Eschewing the industrial food chain is incumbent upon the Earnest Eater, to whom much by way of alternatives is given, and of whom so much is expected. A burden not suffered in much of the country, such as those places too busy feeding the rest of us.

But for the Earnest Eater, eating industrial is lazy! Uninformed! One step up from daytime TV and pulp fiction! A weakness indulged under a busy whip of scorn.

For the trouble with Eating Earnest in Pugetopia — land of the fresh, local, seasonal, organic, sustainable, humane, third-party-certified mantra of pure — is that the means for eating virtuously are everywhere. In grocery stores that are temples of political correctness. On snug little boutique farms or in the markets they supply. And even by subscription from farmers who, in return for a fat check, will deliver weekly installments of foods fairly shining with beatitude.

Which only means that every time the Earnest Eater chows down a factory-farmed chicken, it's a character flaw. Every fast-food burger inhaled is a stain on the soul.
 
Home-grown holy strawberries    Red Rovers
If you want it done right, do it yourself. A truly Earnest Eater grows his own, then cans, dries or freezes the bounty for the off season. These organically-grown, frozen strawberries from the home garden are the gold standard of earnest eating. Ah, fresh strawberries in February! Wonders of long-distance trucking, modern chemicals and ancient stoop labor, they are proof that modern agriculture can laugh at the seasons.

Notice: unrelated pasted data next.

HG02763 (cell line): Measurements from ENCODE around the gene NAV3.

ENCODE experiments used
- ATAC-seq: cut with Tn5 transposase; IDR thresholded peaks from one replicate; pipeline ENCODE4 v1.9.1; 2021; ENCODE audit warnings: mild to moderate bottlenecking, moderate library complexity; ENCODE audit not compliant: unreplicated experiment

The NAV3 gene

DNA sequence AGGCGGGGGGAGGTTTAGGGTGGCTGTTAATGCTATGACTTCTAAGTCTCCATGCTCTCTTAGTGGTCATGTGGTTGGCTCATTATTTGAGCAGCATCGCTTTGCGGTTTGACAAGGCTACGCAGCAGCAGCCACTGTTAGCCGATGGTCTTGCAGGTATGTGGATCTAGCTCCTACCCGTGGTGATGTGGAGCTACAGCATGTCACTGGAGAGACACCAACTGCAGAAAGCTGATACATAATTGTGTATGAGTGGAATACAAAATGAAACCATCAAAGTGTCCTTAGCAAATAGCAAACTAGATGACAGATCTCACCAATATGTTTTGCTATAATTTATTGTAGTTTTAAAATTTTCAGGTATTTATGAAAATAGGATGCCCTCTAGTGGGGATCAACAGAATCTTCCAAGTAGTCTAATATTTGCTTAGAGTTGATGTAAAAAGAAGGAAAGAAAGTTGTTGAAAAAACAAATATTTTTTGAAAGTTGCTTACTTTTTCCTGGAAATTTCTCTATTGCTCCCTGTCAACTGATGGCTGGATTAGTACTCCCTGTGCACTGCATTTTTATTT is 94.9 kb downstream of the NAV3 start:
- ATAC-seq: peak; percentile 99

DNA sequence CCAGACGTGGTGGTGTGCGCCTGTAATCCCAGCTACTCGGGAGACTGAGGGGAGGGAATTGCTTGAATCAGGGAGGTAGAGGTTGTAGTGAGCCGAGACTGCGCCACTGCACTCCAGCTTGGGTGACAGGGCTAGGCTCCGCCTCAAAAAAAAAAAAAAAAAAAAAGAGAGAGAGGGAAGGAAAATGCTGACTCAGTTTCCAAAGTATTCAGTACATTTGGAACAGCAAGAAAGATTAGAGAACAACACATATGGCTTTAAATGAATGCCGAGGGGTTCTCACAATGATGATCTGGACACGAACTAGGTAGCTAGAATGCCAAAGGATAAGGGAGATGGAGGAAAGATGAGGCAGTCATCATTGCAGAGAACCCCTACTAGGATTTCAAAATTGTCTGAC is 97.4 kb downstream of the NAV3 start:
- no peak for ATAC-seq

For here in Pugetopia we surrender to the industrial food chain with a certain guilty pleasure — a salacious wallow in a cheap date of a meal. Fast, easy and — dare it be admitted — delicious. Yes, yes, Oh YES!

It's the food we don't want to be seen with, that libidinous mouthful of luscious mall pizza, grease pooling in the cupped pink slices of pepperoni.

Never mind that we nearly all once ate industrial for a reason.

It's quick. It's cheap. It's everywhere, all under one roof.

REMEMBER WHEN distance from the actual stoop labor of farming, slaughtering, canning and even cooking was considered convenient?

Never in the history of the world have people been able to spend so little money, time and attention on gathering and preparing food if they so choose. A gift of liberation, especially for women.
 
Tan, rested, ready roll    Whacked to stack roll